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Kerry appears to reject Iran's call for new nuclear program proposal

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‘It's a credit to the Assad regime'

Syrian President Bashar Assad's government has so far complied with a chemical weapons deal, the secretary of State said on Monday.

John Kerry was speaking as international monitors began the destruction of Syria's stockpile.

“The process has begun in record time, and we are appreciative for the Russian cooperation and obviously for the Syrian compliance,” Kerry said after talks with his Russian counterpart at the summit in Bali, Indonesia.

“I think it's extremely significant that yesterday, Sunday, within a week of the (U.N.) resolution being passed, some chemical weapons were being destroyed. I think it's a credit to the Assad regime, frankly.” — BBC News

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Traveling by Jeep, boat and foot, Tribune-Review investigative reporter Carl Prine and photojournalist Justin Merriman covered nearly 2,000 miles over two months along the border with Mexico to report on coyotes — the human traffickers who bring illegal immigrants into the United States. Most are Americans working for money and/or drugs. This series reports how their operations have a major impact on life for residents and the environment along the border — and beyond.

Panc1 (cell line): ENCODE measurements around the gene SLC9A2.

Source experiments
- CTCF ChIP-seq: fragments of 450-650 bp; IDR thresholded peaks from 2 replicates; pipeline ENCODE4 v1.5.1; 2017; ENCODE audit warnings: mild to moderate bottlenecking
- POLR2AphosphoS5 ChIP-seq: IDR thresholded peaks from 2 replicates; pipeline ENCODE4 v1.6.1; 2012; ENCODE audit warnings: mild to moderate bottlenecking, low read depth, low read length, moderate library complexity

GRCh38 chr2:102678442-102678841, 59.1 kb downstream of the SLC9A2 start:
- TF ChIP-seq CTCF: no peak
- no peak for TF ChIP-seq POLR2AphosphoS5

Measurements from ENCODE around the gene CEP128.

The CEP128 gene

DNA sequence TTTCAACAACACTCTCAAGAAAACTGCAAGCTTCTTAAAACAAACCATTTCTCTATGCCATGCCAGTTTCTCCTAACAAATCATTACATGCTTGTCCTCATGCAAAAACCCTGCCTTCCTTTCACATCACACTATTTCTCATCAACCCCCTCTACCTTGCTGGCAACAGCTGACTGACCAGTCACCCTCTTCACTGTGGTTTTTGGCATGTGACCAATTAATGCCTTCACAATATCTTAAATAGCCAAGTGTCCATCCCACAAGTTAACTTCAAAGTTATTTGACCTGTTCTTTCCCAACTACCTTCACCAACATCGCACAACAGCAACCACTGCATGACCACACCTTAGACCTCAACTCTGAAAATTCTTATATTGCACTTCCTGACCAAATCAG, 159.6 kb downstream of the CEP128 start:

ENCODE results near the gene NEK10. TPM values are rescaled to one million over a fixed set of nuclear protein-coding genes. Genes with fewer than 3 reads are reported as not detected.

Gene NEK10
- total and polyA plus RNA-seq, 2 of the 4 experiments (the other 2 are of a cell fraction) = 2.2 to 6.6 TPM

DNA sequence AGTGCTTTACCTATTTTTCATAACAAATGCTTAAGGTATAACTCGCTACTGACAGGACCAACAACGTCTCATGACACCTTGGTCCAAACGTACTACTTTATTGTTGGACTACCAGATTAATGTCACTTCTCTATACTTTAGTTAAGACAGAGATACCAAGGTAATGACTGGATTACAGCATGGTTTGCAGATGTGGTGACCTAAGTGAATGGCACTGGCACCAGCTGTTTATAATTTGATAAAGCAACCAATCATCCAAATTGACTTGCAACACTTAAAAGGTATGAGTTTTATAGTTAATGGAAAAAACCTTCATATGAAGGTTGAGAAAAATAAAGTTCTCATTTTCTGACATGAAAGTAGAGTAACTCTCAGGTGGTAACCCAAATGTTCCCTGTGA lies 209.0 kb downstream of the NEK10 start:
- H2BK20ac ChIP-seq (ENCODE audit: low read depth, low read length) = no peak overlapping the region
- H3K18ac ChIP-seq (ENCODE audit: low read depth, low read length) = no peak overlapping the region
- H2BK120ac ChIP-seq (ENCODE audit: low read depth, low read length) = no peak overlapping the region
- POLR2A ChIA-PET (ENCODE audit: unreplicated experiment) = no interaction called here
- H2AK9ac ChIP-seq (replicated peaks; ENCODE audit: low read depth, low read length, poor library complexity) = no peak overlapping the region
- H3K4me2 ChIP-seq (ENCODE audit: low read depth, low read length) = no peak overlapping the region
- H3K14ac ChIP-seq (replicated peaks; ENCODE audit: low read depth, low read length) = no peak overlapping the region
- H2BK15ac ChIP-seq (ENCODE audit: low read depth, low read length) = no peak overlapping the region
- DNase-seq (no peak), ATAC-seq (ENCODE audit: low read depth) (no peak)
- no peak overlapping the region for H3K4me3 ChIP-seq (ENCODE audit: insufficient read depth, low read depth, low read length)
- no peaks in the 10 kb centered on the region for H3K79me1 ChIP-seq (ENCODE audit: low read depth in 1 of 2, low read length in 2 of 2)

From Wire Reports
Monday, Oct. 7, 2013, 8:27 p.m.
 

BALI, Indonesia — Warming U.S.-Iranian relations do not mean that the United States will back off its demands about Iran's nuclear program, or roll back missile defenses in Europe aimed at intercepting an Iranian attack, Secretary of State John Kerry said on Monday.

Iran's foreign minister, who met with Kerry last month at the United Nations, was quoted in state media on Sunday as saying the United States should bring new proposals to a nuclear bargaining session next week. Kerry appeared to reject that, saying Iran still hasn't responded to the last offer put forth by the United States, Russia and others in February.

“We're waiting for the fullness of the Iranian difference in their approach now,” Kerry said, after a meeting here with Russian Foreign Minister Sergei Lavrov. “But we're encouraged by the statements that were made in New York.”

Iranian President Hassan Rouhani argued at the U.N. General Assembly last month that Iran's program is not dangerous and that his country will cooperate with monitors to prove that. Sanctions are counterproductive and should end, he argued.

On the sidelines of the U.N. meeting in New York, Kerry had an unusual meeting with Iranian Foreign Minister Mohammad Javad Zarif, and President Obama telephoned Rouhani for the first direct contact between leaders of the two nations since before the 1979 Iranian revolution and takeover of the U.S. Embassy.

Lavrov, who plans to attend next week's much-anticipated nuclear meeting in Switzerland, said the international group negotiating with Iran wants “a road map which would, at the end of the day, satisfy the international community that the Iranian nuclear program is entirely peaceful” and put under the full control of international nuclear monitors.

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